After spending a month trying to get my first round of large changes into the test harness system, I learned a lot of little things along the way. First off, I will admit I am not a rock star developer who can whip out perfect code without testing it (although I did a hot patch to talos that worked) or look at code and see what is wrong at a glance. So knowing that, I have found that I can be successful by testing my code and following up on it to ensure it works and doesn’t cause problems.
First off, this patch literally rewrote 90% of the code in all of the test harnesses. Now most of that was just moving functions inside of classes, but you can imagine the chance of failure. I started writing this patch in October and after a few review cycles, it was ready to land (checkin for you non Mozillians.) A month later we finally get it in…why the delay?
Bitrot: This usually is not that big of a problem. All patches will experience people editing code in the same areas, but in this case with HG I was unable to fix the rejects by just editing the code that had conflicts. With my patch(es) they modified such large blocks of code that a 3 line patch caused me a whole day of headaches and I found it easier to back out those specific changes (hg revert -r xyz [filename]), apply my patch, and add those changes on top of it. Not the most ideal thing, but it works.
Reading the patch: I found that many times I would accidentally have a change in a patch that I didn’t realize was there. So I would submit it for review and get odd questions or it bounced back to me. I strongly encourage after you do you diff or qdiff to read over the patch like a reviewer would before submitting it. If it is an update to a patch, I diff it against the last version.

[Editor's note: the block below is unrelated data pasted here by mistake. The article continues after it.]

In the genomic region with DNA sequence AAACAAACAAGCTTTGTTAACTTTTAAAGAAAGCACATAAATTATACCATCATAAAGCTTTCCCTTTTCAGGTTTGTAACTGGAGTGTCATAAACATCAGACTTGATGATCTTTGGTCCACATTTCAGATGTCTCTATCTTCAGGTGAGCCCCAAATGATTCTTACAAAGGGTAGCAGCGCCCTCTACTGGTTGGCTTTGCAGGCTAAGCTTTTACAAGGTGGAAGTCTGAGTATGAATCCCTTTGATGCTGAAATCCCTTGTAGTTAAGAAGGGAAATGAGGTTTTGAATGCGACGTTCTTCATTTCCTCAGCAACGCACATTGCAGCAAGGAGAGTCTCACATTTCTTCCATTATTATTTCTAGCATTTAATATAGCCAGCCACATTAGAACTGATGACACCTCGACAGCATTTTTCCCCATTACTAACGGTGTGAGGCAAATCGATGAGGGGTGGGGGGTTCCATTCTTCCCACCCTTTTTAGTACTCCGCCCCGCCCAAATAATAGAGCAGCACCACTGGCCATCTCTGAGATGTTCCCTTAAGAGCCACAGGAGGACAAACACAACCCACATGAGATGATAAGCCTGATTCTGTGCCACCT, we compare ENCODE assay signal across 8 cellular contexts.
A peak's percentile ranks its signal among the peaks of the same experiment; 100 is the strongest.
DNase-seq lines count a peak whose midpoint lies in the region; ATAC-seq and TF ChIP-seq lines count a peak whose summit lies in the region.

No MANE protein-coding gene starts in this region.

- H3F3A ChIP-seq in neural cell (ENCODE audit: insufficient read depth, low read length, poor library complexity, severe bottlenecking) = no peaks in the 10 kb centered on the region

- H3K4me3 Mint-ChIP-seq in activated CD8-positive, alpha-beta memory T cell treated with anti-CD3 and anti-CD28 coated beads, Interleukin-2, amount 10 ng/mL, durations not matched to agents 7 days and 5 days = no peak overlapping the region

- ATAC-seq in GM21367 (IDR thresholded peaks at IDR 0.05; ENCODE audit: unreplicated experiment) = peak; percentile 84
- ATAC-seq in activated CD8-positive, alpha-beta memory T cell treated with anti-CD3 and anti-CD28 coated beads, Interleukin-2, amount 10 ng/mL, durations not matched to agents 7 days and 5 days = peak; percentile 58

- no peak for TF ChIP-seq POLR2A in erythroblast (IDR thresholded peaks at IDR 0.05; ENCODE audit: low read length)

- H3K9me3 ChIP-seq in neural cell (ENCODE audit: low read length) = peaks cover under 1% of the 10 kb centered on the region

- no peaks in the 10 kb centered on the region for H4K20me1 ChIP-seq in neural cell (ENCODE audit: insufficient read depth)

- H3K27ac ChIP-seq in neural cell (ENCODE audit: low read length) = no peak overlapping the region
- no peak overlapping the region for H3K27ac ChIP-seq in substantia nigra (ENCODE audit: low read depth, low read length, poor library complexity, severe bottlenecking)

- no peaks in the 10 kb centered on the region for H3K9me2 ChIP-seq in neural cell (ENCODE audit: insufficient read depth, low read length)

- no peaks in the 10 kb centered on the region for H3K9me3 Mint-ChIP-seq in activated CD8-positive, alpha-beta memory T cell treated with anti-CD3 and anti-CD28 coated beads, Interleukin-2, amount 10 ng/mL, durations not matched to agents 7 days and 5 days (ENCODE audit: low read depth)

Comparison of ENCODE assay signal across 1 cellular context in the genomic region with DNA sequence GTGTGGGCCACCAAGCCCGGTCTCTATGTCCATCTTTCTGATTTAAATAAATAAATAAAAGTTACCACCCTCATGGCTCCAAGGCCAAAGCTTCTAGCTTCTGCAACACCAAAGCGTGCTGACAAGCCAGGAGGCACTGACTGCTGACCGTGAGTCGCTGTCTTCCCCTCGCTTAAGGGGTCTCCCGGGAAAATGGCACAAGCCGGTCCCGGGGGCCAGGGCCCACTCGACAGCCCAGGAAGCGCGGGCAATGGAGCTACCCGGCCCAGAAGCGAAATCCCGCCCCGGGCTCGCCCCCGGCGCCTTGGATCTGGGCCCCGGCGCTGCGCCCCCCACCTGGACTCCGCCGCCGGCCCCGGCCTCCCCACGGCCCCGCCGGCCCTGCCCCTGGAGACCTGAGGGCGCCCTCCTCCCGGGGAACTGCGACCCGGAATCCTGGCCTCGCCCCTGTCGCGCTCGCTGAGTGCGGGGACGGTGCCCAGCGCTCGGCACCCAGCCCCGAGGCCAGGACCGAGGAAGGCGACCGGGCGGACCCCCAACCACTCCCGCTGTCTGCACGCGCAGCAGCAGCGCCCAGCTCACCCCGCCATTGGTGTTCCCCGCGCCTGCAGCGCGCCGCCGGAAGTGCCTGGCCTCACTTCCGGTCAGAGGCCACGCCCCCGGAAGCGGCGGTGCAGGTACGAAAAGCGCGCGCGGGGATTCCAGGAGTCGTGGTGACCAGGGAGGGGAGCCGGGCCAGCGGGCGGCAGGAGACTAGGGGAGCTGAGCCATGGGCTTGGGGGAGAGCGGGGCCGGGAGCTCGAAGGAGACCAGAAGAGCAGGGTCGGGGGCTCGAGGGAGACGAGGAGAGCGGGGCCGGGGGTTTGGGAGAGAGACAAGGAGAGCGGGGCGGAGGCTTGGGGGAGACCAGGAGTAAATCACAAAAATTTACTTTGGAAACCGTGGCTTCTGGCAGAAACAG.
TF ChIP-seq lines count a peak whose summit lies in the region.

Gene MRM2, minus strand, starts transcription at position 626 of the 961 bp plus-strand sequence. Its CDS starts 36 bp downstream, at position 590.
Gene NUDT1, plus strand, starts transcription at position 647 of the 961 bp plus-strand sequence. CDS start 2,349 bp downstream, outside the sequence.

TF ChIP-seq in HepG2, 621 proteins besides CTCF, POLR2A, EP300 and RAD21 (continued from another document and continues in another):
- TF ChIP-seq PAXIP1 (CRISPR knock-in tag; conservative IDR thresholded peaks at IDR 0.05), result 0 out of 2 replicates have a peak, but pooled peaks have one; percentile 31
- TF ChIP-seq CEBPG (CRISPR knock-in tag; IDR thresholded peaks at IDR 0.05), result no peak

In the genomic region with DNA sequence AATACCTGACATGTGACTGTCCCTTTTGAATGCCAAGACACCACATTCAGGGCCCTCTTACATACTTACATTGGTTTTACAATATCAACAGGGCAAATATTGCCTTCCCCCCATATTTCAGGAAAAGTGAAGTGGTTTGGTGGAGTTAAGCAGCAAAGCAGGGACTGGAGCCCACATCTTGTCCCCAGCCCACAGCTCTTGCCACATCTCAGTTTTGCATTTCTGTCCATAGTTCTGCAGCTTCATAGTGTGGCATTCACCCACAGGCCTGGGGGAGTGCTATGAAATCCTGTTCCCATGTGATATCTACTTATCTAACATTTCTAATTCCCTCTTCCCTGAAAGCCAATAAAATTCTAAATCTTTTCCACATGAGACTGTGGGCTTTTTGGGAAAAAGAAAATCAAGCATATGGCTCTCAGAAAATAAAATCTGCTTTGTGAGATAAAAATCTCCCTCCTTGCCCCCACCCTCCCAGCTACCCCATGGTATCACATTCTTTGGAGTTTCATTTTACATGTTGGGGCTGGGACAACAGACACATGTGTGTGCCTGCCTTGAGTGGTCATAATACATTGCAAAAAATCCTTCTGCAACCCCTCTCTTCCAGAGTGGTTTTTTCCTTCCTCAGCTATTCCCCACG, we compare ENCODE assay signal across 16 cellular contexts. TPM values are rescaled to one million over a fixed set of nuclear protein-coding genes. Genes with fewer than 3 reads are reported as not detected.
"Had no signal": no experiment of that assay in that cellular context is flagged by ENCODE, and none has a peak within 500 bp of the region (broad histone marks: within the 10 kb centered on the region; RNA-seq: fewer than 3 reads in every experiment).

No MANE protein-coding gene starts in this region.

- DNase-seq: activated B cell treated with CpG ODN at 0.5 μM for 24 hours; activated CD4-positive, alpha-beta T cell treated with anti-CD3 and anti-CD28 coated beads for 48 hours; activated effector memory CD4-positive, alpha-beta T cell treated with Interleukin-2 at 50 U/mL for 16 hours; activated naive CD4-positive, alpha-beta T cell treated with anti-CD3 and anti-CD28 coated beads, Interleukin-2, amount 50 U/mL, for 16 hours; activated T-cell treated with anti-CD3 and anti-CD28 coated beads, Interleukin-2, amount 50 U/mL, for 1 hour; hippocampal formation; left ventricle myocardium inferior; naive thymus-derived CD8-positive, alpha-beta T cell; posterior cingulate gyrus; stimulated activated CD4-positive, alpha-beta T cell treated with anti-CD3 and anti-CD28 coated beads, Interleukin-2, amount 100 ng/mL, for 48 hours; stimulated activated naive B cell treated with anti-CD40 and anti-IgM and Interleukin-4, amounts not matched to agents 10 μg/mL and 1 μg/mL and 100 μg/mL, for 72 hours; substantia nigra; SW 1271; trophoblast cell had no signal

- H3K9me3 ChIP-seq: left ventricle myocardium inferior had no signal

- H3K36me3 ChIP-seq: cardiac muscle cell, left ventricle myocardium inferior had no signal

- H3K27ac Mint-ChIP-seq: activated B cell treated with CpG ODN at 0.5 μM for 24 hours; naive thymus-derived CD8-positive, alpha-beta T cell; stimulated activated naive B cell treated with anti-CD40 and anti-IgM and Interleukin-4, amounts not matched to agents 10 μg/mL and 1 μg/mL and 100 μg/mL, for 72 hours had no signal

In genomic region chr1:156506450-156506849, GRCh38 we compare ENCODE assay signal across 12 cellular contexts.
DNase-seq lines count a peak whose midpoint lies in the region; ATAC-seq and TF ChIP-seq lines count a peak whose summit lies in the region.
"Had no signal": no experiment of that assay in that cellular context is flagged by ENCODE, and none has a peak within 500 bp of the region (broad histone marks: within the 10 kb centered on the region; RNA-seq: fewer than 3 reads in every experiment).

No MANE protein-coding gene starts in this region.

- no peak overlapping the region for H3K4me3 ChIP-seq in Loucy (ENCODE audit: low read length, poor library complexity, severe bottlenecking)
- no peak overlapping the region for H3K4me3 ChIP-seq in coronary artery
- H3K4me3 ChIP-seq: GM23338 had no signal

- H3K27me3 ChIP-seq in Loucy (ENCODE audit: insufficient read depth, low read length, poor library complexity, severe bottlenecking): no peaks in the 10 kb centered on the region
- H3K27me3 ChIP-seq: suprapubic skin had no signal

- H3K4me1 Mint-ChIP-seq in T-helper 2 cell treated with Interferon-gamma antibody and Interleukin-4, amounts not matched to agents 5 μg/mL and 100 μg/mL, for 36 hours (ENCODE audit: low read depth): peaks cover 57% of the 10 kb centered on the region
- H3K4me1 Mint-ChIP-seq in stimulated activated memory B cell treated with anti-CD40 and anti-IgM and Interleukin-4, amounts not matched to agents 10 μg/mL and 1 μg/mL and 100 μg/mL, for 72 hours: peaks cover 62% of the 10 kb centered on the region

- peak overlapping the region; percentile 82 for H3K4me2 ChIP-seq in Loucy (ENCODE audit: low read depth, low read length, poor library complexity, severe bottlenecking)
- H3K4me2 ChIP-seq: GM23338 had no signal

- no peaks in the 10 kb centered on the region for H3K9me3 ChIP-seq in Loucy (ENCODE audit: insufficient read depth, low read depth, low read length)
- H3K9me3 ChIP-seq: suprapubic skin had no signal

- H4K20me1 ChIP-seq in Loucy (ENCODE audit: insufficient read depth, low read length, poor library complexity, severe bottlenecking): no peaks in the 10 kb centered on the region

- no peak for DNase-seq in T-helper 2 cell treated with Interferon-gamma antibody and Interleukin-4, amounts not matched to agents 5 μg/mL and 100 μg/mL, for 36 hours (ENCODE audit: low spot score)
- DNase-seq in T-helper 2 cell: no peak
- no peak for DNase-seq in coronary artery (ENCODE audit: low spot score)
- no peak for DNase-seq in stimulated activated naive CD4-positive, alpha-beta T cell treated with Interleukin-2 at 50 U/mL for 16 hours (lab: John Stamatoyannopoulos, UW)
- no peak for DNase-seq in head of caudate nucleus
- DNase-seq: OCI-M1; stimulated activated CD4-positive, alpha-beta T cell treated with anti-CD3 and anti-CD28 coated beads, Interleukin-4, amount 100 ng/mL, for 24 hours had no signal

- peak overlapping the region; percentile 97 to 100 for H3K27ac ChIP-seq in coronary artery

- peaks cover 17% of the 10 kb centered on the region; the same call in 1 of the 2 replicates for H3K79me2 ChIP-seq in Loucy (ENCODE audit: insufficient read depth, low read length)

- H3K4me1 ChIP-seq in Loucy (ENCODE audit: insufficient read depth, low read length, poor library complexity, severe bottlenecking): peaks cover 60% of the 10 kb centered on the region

TryServer: This is a great tool that Mozilla has setup where you can submit a patch and it will do a build and testpass on all platforms. So while I might develop my code on Linux or Windows, I don’t have to build and run all the tests on my Mac as TryServer will do it for me. I didn’t realize this, but TryServer does builds and tests differently than Tinderbox (at least for mozilla-central). For example there are no debug builds (and tests), test packaging (run out of the objdir) or leaktests. So this isn’t perfect, but helps if you are not changing platform specific code.
Random Orange: This is a term at Mozilla to describe tests that are known to fail randomly causing the test run to turn orange instead of green. So while watching the Tinderbox Push Log, you start seeing failures in your tests and need to investigate them. It is easy to search in bugzilla for the test name that failed, but one case we didn’t find it in bugzilla and backed out the patch due to a debug leaktest (which was a known random failure) when in fact the patch would have been fine.
Tinderbox Logs: While investigating failures (either random or caused by my patch), we need to look at the logs generated by the build and tests to see what happened. There are brief and full logs available, but I found that the brief logs were not that useful in telling me how the build was done, or what command was executed. So loading up the full logs it is…all 30Mb+ of data into one Firefox window = crash. I found safari to be better at loading these large logs but most useful was doing a wget and then searching through the log (it is a .gz extension, but it is really .html) for ‘BuildStep ended’ to find the right area to focus on.
Although I never ran into these issues for the dozens of other patches that I have had land, it must have been pure luck. Now whenever I am ready for submitting a patch, I plan to:
- Build on one OS in Opt and Debug
- For both builds run leaktests.py, mochitest, mochitest-chrome, browser-chrome, mochitest-a11y, mochitest-ipcplugins, reftest, crashtest, jsreftest
- Submit to tryserver and get all green (builds, talos, unittests)
- Review patch for mistakes, comments, extra code
- After review verify for bitrot, if bitrot- repeat